Next raspberry pink toile de jouy stays. These were made to a 1785 pattern with some modifications. Trimmed with suede and with added hand embroidery. I'm thrilled with how these look on. This style works particularly well on smaller busts as it pushes you straight up and overall the shape is less reliant on curves than Victorian styles.

    Almost like a portrait of the times! You can see the ribbon attachments of the straps. A very pretty style from the back as well as from the front.

    Photographs copyright Jade Starmore 2011

    Wednesday, 18 May 2011

    The fall and rise of Mimi

    I've been doing a lot of reading lately on Glasgow and particularly on notable women in Glasgow. It's fascinating stuff!

    Many people are aware of the story of Madeleine Smith. I'd know about her since a school trip to the Black Museum in Glasgow's Pitt Street police office when I was at school, and from an old Ladykillers episode on TV. But I only knew the basic story of the 22 year old socialite from Blythswood Square who was tried for the murder of her lover in 1857.

    She was the grandaughter of one of Glasgow's most notable architects, who was also much loved by his employees & peers. Her father, also an architect, was wealthy with a town house in Blythswood Square and a country home in Helensburgh. Yet this well brought up girl started an affair with apprentice nurseryman, Pierre Emile L'Angelier,  from the Channel Islands, an affair she tried to keep secret due to their differences in station. They met at her bedroom window, and although rarely alone she lost her virginity to him and carried on the relationship for two years. Meanwhile her parents, oblivious to the relationship found her a more appropriate suitor whom she became engaged to. When she tried to end things with Emile and asked for her many letters to be returned he threatened to use them to expose her and force her into marriage to him. A month later he died of arsenic poisoning. Her letters were found in his rooms connecting her to him, and to damn her further she'd been seen buying arsenic in the weeks preceding his death. She was arrested for muder,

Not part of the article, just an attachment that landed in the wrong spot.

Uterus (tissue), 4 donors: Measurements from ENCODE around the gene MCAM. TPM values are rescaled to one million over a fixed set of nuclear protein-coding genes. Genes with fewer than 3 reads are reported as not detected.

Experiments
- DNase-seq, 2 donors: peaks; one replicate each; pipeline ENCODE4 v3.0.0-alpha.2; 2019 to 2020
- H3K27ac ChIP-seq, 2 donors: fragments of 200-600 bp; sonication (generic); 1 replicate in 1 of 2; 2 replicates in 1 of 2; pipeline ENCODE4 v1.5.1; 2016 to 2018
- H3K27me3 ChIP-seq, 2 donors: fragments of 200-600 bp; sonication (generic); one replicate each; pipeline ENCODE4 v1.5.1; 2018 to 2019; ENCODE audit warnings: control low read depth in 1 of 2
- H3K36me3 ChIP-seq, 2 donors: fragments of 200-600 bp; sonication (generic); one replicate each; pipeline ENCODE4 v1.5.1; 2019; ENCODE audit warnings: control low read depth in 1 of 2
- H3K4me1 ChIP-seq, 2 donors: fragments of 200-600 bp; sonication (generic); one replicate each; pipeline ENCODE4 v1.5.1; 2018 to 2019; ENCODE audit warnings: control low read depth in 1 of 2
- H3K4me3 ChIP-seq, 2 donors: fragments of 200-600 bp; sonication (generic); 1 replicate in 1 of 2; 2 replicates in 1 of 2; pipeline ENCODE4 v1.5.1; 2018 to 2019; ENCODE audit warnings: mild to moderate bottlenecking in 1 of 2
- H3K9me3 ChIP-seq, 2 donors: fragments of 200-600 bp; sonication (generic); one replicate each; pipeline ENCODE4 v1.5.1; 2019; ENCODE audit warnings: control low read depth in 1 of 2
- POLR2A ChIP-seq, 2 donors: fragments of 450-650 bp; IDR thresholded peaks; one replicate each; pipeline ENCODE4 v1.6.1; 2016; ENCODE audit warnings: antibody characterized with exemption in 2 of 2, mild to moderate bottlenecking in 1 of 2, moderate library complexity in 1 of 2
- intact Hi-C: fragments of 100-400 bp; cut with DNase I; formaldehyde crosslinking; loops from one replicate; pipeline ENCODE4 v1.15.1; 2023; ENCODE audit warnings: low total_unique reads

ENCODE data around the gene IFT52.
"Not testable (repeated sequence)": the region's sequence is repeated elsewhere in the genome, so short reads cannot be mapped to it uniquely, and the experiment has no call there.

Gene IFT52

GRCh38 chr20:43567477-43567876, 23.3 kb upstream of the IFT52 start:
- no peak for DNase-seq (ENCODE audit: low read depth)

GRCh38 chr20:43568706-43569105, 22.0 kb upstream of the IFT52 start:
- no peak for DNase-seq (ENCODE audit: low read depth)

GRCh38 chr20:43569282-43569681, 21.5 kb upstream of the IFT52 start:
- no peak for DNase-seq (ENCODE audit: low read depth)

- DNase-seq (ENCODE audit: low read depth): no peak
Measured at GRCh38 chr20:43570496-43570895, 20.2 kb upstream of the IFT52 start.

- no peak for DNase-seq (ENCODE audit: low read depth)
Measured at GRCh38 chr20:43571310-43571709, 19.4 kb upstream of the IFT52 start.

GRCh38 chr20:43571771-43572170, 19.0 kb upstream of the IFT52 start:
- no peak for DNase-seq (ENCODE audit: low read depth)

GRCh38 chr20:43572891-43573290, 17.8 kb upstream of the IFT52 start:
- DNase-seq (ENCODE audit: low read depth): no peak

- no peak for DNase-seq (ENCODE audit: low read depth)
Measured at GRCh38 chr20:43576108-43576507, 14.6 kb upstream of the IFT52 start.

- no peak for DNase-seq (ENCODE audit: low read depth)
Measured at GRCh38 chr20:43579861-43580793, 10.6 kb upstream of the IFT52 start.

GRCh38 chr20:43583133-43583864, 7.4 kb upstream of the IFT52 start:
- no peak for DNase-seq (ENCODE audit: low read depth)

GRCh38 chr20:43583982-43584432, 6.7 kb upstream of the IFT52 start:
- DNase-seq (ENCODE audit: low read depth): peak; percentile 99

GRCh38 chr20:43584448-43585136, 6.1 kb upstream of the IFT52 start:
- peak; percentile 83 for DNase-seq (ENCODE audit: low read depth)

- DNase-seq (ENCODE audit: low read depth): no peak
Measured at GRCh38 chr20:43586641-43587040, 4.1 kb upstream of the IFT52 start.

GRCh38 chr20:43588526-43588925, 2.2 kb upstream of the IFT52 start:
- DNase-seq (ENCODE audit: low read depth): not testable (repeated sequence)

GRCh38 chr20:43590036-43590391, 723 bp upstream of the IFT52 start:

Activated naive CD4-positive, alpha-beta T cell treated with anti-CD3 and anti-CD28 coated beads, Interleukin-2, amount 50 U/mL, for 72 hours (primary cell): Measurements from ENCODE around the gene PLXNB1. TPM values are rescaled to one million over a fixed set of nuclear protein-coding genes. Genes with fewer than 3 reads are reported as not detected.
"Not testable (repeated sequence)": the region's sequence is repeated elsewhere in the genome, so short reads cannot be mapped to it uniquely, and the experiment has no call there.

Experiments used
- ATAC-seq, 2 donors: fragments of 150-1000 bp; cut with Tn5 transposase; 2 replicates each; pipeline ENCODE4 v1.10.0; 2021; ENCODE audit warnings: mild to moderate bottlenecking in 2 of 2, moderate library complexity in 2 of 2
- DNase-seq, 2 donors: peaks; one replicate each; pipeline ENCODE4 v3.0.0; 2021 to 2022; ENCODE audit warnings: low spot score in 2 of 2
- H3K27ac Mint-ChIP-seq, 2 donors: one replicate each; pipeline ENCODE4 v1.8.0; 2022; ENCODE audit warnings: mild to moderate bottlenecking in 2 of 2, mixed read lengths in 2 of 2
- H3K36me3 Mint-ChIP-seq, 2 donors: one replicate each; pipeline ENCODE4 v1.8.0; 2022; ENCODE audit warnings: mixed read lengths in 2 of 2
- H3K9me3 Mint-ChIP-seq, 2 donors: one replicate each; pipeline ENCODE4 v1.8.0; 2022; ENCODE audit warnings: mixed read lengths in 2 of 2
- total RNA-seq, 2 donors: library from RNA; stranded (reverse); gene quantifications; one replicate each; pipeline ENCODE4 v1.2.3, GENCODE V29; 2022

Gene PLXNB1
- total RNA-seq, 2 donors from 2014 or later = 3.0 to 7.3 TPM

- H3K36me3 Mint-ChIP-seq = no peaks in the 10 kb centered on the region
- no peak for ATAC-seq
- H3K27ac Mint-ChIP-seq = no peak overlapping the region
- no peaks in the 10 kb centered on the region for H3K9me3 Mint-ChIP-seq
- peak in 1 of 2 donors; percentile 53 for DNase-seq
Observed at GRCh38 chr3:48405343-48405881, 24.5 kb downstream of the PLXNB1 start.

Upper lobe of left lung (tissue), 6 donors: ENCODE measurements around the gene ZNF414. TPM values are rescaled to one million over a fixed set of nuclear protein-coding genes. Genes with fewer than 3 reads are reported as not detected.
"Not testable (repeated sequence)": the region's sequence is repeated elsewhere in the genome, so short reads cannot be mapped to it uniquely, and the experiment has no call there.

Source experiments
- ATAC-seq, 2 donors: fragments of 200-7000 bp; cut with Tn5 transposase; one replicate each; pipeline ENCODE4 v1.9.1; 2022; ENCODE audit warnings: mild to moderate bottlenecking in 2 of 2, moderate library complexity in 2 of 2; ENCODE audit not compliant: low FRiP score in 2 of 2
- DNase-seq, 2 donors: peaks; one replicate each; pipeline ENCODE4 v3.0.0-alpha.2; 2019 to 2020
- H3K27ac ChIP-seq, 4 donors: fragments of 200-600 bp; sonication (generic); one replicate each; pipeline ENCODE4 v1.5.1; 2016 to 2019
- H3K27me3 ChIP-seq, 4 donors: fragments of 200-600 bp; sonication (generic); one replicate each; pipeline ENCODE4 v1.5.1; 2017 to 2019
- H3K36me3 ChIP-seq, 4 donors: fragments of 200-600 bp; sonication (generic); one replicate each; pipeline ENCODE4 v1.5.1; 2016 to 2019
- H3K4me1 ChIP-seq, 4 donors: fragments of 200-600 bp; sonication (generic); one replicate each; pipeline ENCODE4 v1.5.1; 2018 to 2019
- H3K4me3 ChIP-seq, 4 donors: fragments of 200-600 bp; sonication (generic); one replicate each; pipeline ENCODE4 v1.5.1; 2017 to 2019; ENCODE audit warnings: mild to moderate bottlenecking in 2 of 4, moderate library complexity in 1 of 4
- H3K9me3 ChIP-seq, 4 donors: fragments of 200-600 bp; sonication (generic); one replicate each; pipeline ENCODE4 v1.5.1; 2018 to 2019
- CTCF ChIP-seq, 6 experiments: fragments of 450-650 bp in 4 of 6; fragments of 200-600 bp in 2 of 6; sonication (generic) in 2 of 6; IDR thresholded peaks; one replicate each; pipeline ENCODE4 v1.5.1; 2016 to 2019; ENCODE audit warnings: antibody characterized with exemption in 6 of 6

The trial was a scandal. The detailed love letters to L'Angelier from his 'Mimi' were judged too shocking to be read out in full in court and her calm, cool demeanour remarked on. However public feeling was with her at the time, believing her wronged. The verdict was Not Proven as the evidence was circumstantial, they'd never been seen together for one thing. But did she do it? Soon after her lawyer said he'd rather dance with her than dine with her. But there have been various books released since researching the crime, some vindicating her.

    After her release she moved down to London to get away from the notoriety and to spare her family who must have suffered terribly. She met and married George Wardle, with the blessing of her father who supplied a dowry and attended the wedding.

    Now this was the part I didn't know. George Wardle was an artist, who became William Morris' business manager and was a friend of Phillip Webb who designed the famous Red House. Madeleine (now going by the name of Lena), as a skilled needlewoman, possibly herself worked with Jane Morris who was encouraged by her husband to gather a company of women to work on his embroidery designs. Her new social circle included the young Pre-Raphaelite brotherhood, and she entertained her bohemiam friends in her new home in Bloomsbury. It has been suggested she even modelled for Rossetti at some point as Mary Magdalene. No doubt her past gave her added character and interest that she would not otherwise have had.

    Over time her marriage fell apart and she struggled by with the support of her husbands relatives until at the age of 70 she followed her son to America. When her husband died in Plymouth in 1910 she married a man several years her junior, whom she'd probably been living with prior to that. Despite occasional press interest she kept her past relatively quiet and Lena Wardle Sheehy died in New York in 1928 aged 93.

    We'll never know whether or not she killed Emile, but in many ways she was a remarkable woman who was not constrained by the times she lived in. She carried on and lived a full and interesting life rather than disappearing into obscurity. It's hard to work out her character, she appears to have been rather selfish and manipulative but certainly self-possessed and strong enough to weather the publicity and notoriety. It seems her family had a harder time dealing with it. I find her rather fascinating, if not exactly likeable.